Despite a loss in revenue from holding its marquee event without spectators amid the coronavirus pandemic, the US Tennis Association announced Wednesday that its overall compensation to players at this year’s US Open will be US$53.4 million — which is 93.3 per cent of the roughly US$57.2 million awarded in 2019.
The US Open women’s and men’s singles champions will each earn US$3 million, down US$850,000 — or 22 per cent — from the top prizes at the Grand Slam tennis tournament last year, part of a decrease of nearly US$4 million in total player compensation in 2020.
Defending US Open champion Rafael Nadal said Tuesday he didn’t want to travel during the pandemic and would not be entering the tournament. Also out of the field: Ash Barty, the No. 1-ranked woman.
The US Open is set to start in New York on August 31, as originally scheduled, something rare in the world of sports this year. Professional tennis was suspended in March because of the pandemic, leaving many players, coaches and others without a regular income.
The women’s tour resumed this week in Palermo, Italy. The men’s tour will pick up later this month.
First-round singles prize money at the US Open is going up five per cent, from US$58,000 to US$61,000, the only level where there is a jump. Paycheques for players who reach the second round (US$100,000) or third round (US$163,000) will remain the same.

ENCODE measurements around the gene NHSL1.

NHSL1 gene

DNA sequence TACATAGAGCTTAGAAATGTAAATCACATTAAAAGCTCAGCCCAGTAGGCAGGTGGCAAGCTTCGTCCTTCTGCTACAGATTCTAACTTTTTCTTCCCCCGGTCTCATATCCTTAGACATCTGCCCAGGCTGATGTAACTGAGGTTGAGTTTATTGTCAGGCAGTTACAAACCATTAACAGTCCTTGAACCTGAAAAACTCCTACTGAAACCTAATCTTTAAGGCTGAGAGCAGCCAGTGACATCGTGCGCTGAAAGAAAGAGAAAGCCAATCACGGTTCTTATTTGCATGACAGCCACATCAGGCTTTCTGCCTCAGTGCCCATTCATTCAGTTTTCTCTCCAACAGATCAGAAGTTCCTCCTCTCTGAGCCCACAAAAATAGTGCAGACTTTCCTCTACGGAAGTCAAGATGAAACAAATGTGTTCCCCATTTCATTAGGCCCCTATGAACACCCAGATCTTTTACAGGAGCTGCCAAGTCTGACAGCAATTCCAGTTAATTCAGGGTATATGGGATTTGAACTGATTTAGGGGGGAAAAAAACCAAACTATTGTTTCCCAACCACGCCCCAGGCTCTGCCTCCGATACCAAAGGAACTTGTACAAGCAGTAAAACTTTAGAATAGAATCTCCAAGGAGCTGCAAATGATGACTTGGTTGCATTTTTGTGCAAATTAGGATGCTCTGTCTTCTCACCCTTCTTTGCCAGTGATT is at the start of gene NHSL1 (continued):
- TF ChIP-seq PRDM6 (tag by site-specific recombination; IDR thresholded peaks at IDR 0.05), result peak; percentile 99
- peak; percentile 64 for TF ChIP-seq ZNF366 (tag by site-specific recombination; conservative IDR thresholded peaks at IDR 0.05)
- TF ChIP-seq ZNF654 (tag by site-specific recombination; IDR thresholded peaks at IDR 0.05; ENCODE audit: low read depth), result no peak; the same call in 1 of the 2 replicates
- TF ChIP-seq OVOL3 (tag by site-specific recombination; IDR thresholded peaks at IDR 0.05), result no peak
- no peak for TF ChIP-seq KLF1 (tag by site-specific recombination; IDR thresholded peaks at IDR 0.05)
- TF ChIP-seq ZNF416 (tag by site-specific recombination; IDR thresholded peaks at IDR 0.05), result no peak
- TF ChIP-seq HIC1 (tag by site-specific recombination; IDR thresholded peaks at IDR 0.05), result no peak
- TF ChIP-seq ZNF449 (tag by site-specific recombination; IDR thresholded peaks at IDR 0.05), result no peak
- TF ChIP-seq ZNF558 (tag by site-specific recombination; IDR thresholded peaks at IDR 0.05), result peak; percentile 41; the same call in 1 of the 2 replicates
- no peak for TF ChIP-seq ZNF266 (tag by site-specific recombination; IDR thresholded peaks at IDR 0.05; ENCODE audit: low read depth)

The prizes then decrease in each round of singles: from US$280,000 to US$250,000 in the fourth, from US$500,000 to US$425,000 in the quarterfinals, from US$960,000 to US$800,000 in the semifinals, and from US$1.9 million to US$1.5 million for the runner-up.
In doubles, the cut is deeper: The women’s and men’s championship pairings will split US$400,000, a drop of 46 per cent from last year’s US$740,000.
This year’s total includes $1 million given to a previously announced player relief program jointly funded by the four Grand Slam tournaments, the International Tennis Federation and the ATP and WTA tours — to help with the financial effects of the COVID-19 pandemic — along with US$6.6 million to make up for the USTA’s cancellation of its qualifying events and a reduction in size of the doubles fields.
USTA chief executive Mike Dowse said the tournament’s player compensation this year “represents a commitment to supporting players and their financial well-being during an unprecedented time.”